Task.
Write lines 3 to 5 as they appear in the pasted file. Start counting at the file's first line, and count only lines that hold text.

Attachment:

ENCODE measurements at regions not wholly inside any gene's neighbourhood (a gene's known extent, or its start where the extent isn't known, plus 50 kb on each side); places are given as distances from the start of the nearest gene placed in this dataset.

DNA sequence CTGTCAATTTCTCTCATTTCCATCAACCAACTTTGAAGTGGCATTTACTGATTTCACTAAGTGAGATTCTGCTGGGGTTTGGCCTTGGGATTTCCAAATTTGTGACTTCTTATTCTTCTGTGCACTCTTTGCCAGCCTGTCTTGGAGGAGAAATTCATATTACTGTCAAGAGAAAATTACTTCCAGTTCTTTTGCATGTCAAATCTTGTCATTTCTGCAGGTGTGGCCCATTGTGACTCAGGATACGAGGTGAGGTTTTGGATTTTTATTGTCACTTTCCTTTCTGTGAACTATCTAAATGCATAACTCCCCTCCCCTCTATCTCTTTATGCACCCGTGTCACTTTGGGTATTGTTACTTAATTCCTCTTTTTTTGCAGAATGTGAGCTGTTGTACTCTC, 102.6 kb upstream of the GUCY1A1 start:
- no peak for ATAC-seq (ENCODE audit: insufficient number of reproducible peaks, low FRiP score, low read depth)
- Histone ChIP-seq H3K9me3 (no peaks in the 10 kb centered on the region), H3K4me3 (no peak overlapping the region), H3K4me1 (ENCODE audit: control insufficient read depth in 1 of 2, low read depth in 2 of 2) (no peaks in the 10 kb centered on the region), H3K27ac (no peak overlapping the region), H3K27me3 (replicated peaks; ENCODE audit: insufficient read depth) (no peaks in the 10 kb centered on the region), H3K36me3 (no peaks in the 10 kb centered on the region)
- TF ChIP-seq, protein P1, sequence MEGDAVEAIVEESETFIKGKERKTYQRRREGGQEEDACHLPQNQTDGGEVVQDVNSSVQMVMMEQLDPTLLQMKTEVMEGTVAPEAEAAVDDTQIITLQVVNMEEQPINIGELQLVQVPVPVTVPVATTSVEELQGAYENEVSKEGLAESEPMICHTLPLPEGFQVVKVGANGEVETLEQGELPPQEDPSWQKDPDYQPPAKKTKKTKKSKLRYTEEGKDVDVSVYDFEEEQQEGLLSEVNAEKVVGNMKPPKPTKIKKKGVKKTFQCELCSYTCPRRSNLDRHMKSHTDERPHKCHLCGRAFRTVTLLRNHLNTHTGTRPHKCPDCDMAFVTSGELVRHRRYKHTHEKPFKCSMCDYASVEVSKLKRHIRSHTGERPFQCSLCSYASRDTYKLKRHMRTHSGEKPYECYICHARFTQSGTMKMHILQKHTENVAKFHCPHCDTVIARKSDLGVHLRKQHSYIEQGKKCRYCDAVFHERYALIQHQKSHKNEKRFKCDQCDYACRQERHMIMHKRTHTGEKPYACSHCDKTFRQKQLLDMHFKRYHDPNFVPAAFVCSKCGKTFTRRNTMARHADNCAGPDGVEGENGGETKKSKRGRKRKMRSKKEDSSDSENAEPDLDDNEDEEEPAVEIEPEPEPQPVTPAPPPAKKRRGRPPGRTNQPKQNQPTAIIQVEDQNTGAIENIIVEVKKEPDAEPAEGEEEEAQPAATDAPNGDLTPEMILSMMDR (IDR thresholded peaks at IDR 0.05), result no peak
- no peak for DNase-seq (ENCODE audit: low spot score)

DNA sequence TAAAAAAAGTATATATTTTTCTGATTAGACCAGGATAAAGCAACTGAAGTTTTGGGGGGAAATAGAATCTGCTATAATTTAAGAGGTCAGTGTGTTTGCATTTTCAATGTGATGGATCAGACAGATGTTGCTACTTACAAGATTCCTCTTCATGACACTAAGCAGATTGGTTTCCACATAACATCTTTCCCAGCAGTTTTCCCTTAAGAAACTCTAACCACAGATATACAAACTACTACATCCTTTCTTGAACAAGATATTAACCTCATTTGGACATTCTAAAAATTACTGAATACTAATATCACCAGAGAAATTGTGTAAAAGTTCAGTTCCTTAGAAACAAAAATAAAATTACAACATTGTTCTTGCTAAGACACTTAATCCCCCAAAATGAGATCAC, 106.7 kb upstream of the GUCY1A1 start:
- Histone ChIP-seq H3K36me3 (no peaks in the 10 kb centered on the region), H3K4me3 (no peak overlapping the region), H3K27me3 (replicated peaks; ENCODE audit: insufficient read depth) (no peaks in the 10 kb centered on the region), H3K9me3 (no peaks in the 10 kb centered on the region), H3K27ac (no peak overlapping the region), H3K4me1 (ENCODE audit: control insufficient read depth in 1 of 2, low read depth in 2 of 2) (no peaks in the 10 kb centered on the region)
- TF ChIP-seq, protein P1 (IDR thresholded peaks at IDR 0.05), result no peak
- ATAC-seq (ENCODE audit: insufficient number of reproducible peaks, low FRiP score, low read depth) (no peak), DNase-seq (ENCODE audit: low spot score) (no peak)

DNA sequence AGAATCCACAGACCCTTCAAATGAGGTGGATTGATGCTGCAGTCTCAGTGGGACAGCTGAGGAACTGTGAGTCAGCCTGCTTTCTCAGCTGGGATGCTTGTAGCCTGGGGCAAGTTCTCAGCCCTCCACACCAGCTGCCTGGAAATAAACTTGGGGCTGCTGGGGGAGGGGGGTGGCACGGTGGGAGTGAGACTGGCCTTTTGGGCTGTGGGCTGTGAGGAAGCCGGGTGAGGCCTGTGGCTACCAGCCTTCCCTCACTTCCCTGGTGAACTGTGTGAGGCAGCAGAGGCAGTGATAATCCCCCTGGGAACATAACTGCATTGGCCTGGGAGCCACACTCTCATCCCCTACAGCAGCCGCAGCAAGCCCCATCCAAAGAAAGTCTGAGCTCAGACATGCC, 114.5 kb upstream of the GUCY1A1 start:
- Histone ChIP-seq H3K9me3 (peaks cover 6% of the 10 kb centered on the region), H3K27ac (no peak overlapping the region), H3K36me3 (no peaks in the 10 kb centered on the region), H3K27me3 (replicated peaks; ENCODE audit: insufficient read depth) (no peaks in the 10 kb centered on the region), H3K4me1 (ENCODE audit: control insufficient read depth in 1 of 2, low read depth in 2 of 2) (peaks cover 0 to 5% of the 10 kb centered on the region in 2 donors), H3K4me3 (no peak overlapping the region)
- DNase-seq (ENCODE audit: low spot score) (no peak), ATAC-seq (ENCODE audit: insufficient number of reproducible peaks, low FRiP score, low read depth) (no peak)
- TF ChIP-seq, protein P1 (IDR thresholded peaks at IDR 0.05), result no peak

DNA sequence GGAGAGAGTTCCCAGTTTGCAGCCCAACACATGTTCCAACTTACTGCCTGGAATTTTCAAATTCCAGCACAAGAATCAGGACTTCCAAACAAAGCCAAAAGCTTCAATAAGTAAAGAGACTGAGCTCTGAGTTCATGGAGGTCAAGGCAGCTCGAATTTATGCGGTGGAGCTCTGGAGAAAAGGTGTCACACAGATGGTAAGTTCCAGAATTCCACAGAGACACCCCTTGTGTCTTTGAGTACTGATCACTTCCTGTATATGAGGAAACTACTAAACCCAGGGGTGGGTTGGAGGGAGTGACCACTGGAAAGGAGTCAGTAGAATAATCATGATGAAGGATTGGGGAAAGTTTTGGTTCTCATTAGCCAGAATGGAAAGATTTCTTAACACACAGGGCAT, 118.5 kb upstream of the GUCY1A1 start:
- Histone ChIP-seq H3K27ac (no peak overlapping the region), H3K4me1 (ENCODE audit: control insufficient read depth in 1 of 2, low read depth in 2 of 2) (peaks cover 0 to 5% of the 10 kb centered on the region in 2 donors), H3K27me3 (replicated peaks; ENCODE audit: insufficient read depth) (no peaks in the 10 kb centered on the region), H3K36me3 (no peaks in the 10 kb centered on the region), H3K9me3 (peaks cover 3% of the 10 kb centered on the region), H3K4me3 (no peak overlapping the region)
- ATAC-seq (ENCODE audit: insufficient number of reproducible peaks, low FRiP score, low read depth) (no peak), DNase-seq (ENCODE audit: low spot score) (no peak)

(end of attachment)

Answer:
- no peak for ATAC-seq (ENCODE audit: insufficient number of reproducible peaks, low FRiP score, low read depth)
- Histone ChIP-seq H3K9me3 (no peaks in the 10 kb centered on the region), H3K4me3 (no peak overlapping the region), H3K4me1 (ENCODE audit: control insufficient read depth in 1 of 2, low read depth in 2 of 2) (no peaks in the 10 kb centered on the region), H3K27ac (no peak overlapping the region), H3K27me3 (replicated peaks; ENCODE audit: insufficient read depth) (no peaks in the 10 kb centered on the region), H3K36me3 (no peaks in the 10 kb centered on the region)
- TF ChIP-seq, protein P1, sequence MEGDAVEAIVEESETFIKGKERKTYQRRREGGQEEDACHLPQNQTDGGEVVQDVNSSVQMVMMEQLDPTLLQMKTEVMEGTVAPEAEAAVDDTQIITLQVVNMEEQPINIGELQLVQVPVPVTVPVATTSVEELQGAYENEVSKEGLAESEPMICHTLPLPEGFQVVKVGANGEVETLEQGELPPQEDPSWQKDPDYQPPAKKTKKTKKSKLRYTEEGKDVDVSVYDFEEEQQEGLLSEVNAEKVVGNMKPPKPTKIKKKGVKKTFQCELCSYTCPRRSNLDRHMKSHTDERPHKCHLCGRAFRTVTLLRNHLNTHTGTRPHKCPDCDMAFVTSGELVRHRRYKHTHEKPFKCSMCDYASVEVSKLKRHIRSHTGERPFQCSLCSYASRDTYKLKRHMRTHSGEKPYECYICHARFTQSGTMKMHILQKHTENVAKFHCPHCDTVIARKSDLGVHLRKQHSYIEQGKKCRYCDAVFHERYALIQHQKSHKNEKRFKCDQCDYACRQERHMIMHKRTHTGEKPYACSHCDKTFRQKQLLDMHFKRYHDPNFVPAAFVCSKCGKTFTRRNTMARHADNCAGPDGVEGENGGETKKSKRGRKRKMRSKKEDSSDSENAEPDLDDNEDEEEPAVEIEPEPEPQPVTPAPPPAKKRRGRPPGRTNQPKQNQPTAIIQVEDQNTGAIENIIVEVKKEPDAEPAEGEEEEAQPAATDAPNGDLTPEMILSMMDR (IDR thresholded peaks at IDR 0.05), result no peak